Meow Wolf “The Atrium” environment animation

I align with Jaron Lanier’s ideal that unless your player can actually do something in a virtual world, it’s not actually a Virtual Reality.

In fact, creating passive “VR Films”, in my mind, is actually the worst of both worlds. I can be extremely emotionally engaged watching an experience on a screen. I can be enthralled by trying to figure out where the linear narrative* is going to turn next. I can be taken along for the ride that an expert writer and director have crafted for me as the godlike authors of a film experience. I don’t need it to be 3D or have head-tracking or smell-o-vision, for those ideas to work their magic. In fact, it’s better if I’m still my meatself while I experience the lovely medium of film. Fuck the goggles here. They’re just a hindrance. My corporeal self is not a part of the film, and I don’t have any reason to imagine that it should be. If I were part of the film, and I couldn’t do anything except look around, what would be the point? One of the most important tools of film-making is the director’s careful use of framing and camera movement; why would I want to remove that critical tool just to be able to turn my head all around? If I were part of the film and I could change the events onscreen, it would cease to be a film. Why would I want to mess up what the expert storytellers have crafted for me? I wouldn’t. Nobody would.

The latest wave of VR investing and content creation is wonderful to see, but I am frustrated that we are doing our industry a disservice by continually focusing on “VR Films” and “VR Storytelling”. I understand that there is a desire to get away from the initial assumptions about VR being “mainly for video games” and I think that’s a fantastic motivation — I happily made video games for over a decade and I’m happy to have moved on to a bigger, boundless world that incorporates games but is open to a lot of other experiences as well.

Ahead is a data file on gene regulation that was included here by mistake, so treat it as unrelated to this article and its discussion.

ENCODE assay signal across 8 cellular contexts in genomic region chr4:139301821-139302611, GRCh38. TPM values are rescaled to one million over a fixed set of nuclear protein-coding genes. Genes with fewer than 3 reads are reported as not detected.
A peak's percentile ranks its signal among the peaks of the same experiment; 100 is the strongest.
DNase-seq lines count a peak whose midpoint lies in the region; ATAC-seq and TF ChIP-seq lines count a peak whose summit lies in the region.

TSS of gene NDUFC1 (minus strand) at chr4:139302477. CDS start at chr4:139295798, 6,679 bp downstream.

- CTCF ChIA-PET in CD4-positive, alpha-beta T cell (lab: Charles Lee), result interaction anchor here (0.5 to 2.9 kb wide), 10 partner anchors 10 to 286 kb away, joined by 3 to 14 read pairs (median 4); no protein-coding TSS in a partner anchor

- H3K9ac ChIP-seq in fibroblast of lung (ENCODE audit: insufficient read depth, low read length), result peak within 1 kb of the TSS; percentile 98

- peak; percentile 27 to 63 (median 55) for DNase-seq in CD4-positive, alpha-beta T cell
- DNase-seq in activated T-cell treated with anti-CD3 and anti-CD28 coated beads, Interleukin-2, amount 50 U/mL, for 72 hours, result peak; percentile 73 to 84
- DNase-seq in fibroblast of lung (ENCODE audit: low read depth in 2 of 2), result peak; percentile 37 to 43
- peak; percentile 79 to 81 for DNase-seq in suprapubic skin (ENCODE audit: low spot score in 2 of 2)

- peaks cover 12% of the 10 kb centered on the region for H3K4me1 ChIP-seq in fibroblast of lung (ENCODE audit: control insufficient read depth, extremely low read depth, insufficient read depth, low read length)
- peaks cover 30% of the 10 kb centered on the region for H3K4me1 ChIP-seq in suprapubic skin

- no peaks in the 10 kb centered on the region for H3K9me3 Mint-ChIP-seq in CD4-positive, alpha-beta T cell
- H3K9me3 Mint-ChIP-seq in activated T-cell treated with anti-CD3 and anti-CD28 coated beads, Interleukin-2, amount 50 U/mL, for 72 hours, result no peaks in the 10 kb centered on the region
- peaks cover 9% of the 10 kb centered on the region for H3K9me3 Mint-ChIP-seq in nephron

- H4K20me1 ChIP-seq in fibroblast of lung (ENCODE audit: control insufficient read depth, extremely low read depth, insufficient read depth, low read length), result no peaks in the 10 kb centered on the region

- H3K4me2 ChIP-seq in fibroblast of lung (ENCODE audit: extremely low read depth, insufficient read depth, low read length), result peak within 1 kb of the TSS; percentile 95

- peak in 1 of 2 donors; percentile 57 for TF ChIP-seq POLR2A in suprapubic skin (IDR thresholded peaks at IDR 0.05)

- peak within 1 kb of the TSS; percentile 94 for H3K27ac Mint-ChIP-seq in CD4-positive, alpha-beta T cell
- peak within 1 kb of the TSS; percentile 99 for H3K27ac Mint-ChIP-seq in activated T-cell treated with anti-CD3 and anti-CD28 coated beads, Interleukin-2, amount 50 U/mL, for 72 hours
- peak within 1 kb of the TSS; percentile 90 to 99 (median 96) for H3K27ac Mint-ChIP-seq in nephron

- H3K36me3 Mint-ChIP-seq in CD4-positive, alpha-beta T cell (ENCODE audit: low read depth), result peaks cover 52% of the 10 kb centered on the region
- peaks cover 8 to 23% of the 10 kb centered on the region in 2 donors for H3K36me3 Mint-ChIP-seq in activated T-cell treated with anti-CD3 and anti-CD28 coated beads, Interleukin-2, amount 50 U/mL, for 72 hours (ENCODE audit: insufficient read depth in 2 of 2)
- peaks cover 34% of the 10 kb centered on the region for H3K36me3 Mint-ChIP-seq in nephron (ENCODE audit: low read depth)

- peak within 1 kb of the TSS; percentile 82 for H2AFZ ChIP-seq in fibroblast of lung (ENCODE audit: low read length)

VR is definitely not “the greatest storytelling medium of all time” unless what we’re talking about is telling the player’s story. Period.

This can get a bit fuzzy when we expect our players to inhabit a character that isn’t literally “them”, but even with you inhabiting a virtual duck or a sword-fighter it is still about the your story as that avatar. Great video game designers have long understood the balance between crafting story content that is external to the player and engineering a set of world rules and events that allow their players to author their own stories. Because content is expensive, there is always some sleight-of-hand happening at the game design level that makes it feel like the world will let you do anything while subtly (hopefully) steering you down a track(s) that allow you to have the types of experiences that the world’s rules will most satisfyingly reward. Sometimes there are no tracks…

Rather than being about authored storytelling, VR is the ultimate experience generating medium out there, besides Real Reality.

So, how do we make a VR player experience translate into a player story? Verbs. Figure out what our players can do in the world.